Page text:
I have a question about proper breathing and breathing posture. From the instructions and advice I have read, I understand that pulling the shoulders back and stomach in allows for proper breathing posture, I am wondering if you have any more tips or advice on how to breathe properly or optimaly. and if there is any way to check or test that I am breathing properly troughout the day.
Thank you for your note. Isn’t it odd that something like breathing which we do generally without thought or awareness should have to be re-learned! Indeed: breath is life and we have much to learn in living, so why not in breathing, too?
1. Shoulders: the reason for pulling the shoulders back has more to do with our spine, chest and lungs than our shoulders. Think of this: pull the shoulder blades back just for a moment or two in order to lift the chest and bring the spine into its natural curvature. But don’t hold the back in this position; instead, let it relax into its correct but natural posture. Do two or three times. When we are needing to correct our posture this will have to be done many times a day and from time to time during our meditation because when we slump forward we compress the lungs’ natural capacity to take in oxygen. Long, slow breaths in meditation oxygenate the body to allow deeper relaxation and concentration.
2. Stomach. When we say “stomach” we are actually referring to the large diaphragm muscle in the general area of the stomach cavity. I won’t attempt to describe the anatomy: you would do well to go online to get pictures or drawings to better understand how the diaphragm actually works. But most important: when you inhale, the diaphragm muscle expands out and downward. Do not hold the stomach in when inhaling! It’s just the opposite of what many people do. When you exhale, the diaphragm muscle relaxes and naturally shrinks a little bit back to its beginning position. (Its enlargement with the inhalation is more pronounced than its contraction during exhalation.)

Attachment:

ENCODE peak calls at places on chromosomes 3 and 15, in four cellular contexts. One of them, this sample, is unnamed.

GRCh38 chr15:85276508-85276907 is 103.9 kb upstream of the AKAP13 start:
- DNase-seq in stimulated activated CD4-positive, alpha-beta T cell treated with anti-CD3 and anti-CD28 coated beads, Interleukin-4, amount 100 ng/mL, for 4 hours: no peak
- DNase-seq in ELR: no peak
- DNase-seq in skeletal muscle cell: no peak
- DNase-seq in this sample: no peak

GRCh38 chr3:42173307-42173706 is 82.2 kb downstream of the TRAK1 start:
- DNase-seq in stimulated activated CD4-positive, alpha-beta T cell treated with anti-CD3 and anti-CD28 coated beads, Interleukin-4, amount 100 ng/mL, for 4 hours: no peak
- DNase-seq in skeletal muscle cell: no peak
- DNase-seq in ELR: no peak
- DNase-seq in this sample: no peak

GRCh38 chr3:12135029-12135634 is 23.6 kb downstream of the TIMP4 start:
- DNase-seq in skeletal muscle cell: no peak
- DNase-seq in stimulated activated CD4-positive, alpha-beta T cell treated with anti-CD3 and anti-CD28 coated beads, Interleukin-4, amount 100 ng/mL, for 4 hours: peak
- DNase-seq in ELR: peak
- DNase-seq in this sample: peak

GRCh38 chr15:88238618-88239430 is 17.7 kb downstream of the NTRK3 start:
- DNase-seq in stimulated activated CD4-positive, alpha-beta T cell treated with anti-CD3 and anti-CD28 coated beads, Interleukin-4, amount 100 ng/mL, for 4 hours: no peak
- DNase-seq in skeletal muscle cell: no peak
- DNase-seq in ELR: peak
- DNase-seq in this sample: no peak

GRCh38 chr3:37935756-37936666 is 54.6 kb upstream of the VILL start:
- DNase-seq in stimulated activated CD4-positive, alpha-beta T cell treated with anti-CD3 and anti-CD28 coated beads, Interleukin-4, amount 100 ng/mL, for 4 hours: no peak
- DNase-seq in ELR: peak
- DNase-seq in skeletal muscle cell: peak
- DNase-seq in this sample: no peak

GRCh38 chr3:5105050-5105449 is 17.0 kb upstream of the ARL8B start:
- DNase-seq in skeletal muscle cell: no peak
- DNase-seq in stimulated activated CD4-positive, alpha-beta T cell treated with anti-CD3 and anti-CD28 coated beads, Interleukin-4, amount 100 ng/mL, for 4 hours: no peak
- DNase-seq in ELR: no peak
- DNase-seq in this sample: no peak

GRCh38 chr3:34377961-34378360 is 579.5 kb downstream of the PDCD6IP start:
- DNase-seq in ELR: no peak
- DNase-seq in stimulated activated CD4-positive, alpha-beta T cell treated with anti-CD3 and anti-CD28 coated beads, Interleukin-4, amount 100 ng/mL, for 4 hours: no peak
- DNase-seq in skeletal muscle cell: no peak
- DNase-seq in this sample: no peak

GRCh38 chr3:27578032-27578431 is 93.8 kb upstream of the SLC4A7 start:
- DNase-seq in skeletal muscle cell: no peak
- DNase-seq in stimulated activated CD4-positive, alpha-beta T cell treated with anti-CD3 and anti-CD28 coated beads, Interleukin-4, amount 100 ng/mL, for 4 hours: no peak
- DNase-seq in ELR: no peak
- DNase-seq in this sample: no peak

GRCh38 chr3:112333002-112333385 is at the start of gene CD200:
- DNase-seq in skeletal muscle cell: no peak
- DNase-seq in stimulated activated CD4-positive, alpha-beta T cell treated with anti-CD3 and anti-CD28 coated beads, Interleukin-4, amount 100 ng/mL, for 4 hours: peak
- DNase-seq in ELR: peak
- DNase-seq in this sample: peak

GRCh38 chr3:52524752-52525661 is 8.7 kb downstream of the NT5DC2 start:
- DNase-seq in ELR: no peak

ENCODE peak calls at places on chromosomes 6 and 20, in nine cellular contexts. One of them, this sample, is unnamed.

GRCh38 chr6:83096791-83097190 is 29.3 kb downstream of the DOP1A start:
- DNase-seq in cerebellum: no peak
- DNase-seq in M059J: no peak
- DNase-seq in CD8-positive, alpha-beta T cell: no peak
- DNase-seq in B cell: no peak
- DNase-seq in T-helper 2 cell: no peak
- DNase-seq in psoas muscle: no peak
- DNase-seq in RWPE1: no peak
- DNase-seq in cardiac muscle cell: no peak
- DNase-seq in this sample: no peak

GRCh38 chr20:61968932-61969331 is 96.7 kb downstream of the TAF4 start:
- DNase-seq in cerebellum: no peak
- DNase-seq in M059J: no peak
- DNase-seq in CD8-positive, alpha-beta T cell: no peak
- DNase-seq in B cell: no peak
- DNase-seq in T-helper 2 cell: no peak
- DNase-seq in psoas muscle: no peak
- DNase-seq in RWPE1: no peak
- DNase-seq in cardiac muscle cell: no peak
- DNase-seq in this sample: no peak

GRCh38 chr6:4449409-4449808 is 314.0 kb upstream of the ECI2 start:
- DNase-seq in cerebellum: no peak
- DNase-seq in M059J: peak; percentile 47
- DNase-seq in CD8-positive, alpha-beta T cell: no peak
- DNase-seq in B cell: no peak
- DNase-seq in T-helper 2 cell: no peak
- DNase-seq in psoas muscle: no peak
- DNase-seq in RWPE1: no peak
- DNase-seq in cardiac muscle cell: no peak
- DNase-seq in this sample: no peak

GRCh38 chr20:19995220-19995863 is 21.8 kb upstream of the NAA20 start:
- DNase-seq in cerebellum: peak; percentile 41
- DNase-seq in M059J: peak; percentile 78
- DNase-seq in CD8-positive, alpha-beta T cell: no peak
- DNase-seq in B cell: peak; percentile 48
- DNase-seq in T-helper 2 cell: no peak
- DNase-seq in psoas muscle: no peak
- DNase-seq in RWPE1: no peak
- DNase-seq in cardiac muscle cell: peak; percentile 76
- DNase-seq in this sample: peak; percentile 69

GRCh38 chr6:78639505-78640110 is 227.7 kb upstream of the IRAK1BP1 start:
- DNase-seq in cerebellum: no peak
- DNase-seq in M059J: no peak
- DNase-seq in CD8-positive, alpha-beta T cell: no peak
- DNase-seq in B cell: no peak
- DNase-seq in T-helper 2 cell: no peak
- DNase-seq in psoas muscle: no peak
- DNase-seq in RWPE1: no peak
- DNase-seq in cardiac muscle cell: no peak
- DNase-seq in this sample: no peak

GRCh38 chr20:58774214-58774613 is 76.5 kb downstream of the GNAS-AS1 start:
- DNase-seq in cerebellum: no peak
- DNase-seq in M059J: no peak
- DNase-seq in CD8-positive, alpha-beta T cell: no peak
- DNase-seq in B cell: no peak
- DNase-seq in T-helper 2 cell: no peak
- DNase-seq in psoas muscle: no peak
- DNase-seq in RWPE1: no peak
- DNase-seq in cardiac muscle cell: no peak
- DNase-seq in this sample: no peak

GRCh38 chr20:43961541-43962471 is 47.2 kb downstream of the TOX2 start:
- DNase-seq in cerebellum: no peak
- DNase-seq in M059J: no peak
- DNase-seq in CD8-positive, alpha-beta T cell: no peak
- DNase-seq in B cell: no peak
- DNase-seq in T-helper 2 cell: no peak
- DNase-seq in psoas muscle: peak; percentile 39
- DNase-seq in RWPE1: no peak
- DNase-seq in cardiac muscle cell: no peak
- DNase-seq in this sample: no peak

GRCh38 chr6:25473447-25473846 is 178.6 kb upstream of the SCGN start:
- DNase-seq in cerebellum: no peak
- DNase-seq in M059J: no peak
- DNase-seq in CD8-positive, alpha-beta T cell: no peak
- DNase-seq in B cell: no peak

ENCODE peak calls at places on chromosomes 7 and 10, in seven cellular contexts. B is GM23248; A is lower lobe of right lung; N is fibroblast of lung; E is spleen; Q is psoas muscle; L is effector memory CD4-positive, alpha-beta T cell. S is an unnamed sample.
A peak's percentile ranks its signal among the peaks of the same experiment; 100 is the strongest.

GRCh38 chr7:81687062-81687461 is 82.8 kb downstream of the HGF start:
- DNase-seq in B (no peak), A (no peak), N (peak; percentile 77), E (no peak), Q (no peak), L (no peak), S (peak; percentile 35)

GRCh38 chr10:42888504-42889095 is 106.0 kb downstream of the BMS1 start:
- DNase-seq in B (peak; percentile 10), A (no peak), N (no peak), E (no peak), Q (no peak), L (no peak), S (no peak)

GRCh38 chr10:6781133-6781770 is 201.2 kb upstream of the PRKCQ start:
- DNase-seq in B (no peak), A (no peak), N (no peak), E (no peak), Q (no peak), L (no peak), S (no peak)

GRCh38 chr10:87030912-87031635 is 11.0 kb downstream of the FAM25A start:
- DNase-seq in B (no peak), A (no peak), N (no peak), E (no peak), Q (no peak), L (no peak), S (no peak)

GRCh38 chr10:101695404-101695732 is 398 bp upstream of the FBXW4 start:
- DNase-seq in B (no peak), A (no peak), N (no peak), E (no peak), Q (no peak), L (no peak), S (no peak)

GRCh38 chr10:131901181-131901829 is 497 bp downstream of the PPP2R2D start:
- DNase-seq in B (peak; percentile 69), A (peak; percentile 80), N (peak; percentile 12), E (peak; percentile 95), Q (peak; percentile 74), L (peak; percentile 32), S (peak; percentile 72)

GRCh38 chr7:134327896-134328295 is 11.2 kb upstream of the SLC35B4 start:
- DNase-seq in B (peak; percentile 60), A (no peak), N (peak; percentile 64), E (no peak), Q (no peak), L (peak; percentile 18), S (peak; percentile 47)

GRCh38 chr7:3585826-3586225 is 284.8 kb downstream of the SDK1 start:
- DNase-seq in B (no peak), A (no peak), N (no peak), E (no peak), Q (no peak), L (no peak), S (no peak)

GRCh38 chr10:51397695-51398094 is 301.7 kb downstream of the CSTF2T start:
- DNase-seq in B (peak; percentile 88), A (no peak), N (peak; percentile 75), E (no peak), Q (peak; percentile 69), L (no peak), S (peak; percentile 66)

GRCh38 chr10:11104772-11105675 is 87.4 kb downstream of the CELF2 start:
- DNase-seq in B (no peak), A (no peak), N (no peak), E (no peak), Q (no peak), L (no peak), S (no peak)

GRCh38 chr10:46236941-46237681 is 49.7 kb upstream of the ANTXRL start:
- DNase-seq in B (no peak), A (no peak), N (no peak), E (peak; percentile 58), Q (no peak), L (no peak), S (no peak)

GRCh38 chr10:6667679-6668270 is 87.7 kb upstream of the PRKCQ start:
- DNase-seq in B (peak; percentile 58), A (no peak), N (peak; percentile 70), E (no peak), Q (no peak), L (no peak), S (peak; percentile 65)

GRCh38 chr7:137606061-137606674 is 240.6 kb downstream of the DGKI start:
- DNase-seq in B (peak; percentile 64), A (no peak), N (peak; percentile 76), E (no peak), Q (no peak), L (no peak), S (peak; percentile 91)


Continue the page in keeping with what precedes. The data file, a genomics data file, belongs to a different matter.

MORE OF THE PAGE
3. A full breath engages three distinct and visible areas of the chest (when viewed from the outside-in): 1) the diaphragm as described above; 2) the “floating ribs” which, after the diaphragm expands down and out, then expand outward to the sides, and 3) the upper chest which expands only slightly (by comparison to 1) and 2)).
4. In day to day, moment to moment breathing, the full breath described in #3 is not generally noticeable. This is why whether in yoga practice, meditation practice, or just breathing, doing multiple rounds of deep breathing each day is important to re-train the body for more complete oxygenation. Deep breathing exercises are especially helpful or easiest when lying down on your back. But for those of us who also meditate, deep diaphragmatic breathing is extremely valuable at the beginning of our meditation: 3 to 12 rounds, for example!
5. As you retrain the body in deep breathing exercises and in learning to sit or stand upright naturally and in a relaxed way, you will increase your oxygenation level in the body even throughout the day when not focusing on the breath or your posture. But it does take re-training exercises as part of (or independent of) yoga or meditation practices.
6. Ultimately the key to breathing is in right posture. When we stand or sit with a “straight” spine, the chest and lungs can breath normally and naturally. (Of course, the actual physical spine isn’t at all straight. That’s just in a “manner of speaking.”)
7. I have access to a training video for this purpose which, if you request it, I or others can send you the link.
8. If you are Swedish, are you tall and thin? Sometimes tall persons develop the habit of “ducking” their heads and thus collapsing the spine and chest and thus inhibiting their oxygenation: partly because of short doorways and partly to “meet people on their own level!” An anatomical hazard, I suppose!
9. One more thing: when outdoors walking, try “marching:” swinging arms opposite to the movements of the legs, standing tall and breathing deeply!
Breath is life and proper posture and diaphragmatic breathing will do wonders for your health and well-being.